Racism is Fun? – Why Rick Perry’s flirtation with birtherism is racist

Earlier this week, Rick Perry said, “It’s fun to poke at [Obama] a little bit and say, ‘Hey, let’s see your grades and your birth certificate.’” And why shouldn’t he find birtherism fun? Racism is supposed to be fun for white people who choose to engage in it. I mean, it’s gotta be fun to be powerful and dominant and flaunt white privilege. Right? In a country where lynchings once doubled an occasion for barbeques — the strangling and perhaps burning of a Black body as the central performance act at a pleasant Southern picnic — why shouldn’t racism be fun for white people?

Birtherism is absolutely racism. It’s a clever, coded, politically-correct way to remind people Obama’s Black and untrustworthy and not one of us. It’s otherization: making him into an other makes him easier to demonize. For a candidate to say, “Obama’s Black, don’t vote for him,” would be too naked, impolite, and distasteful. But that same message is activated by the suggestion that he’s not like us because he’s not from this country.

See, racism seeks to put Blacks in a second-class position and to say we’re lesser than: lesser intelligence, value and/or humanity. We’re not one of the real Americans. Birtherism subtly says to the audience, “Obama’s not really one of us Americans. We can’t be sure he’s really from here. Is he a full-fledged American? We just can’t be certain.”

During slavery, Blacks who weren’t on a plantation were subject to being checked for free papers — documentation that proved they were free and not an escapee. Many free Blacks carried these free papers in their pocket at all times. This free paper check is echoed today in the repeated demand to see Obama’s documentation as an American. Donald Trump and Rick Perry and the rest of the birther crew are virtually marching up to the White House, knocking on the door, and saying “Can you prove that you belong here? We’re uncertain. We just want to check.”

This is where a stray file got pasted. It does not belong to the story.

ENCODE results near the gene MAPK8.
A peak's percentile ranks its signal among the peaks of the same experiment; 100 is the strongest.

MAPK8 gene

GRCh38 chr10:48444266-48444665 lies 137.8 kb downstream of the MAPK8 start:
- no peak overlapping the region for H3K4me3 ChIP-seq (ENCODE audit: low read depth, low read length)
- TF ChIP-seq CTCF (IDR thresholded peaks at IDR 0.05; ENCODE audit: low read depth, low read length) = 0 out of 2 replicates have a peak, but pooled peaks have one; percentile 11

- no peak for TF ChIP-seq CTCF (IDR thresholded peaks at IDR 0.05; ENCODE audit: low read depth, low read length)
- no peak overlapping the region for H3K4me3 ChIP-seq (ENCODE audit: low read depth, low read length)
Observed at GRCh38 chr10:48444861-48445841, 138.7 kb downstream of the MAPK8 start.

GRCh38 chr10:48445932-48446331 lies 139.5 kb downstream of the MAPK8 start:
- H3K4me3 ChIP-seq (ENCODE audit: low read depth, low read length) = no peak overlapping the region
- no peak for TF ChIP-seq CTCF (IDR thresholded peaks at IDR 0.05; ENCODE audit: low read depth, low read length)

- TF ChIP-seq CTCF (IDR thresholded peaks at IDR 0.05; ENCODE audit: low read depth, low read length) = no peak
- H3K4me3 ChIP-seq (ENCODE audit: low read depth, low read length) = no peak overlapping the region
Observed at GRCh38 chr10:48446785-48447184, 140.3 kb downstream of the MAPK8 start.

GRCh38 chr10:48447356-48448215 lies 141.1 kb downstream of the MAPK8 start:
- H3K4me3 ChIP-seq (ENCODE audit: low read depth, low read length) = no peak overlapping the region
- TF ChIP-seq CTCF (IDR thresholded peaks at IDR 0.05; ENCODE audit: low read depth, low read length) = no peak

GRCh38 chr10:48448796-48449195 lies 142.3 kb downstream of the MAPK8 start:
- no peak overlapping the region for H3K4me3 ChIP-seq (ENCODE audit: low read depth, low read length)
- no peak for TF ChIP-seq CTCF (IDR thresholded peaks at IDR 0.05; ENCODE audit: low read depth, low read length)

What’s the harm in just checking? The transaction proves the checker has a right to ask and to be a judge of the checkee. It puts the checker in the superior position. Even if you turn out to be legitimate, the checker walks away from the transaction having proven dominant status. That’s why many Blacks were saddened or angered when Obama felt forced to unveil his long-form birth certificate. In submitting to the act of proving it, he concedes power.

Blacks at all levels find themselves dealing with the modern version of free paper check, which I call the resume check. It’s the question that asks, “Are you supposed to be here? Are you qualified?” It demands the asked Black person prove their right or qualification to be someplace. And even if you’re correct, the transaction is intended to remind you that you’re Black and deserve to be checked — you’re lesser or, at least, you’re questionable. The resume check is when you buy a first class seat on a plane, sit down, and somehow only your ticket gets checked twice. Or when you drive a nice car and get stopped by the police more often than white people who drive the same car. Or a cop stopping and frisking someone with no real probable cause beside race. Or when you get questioned about how it is you got to be somewhere.

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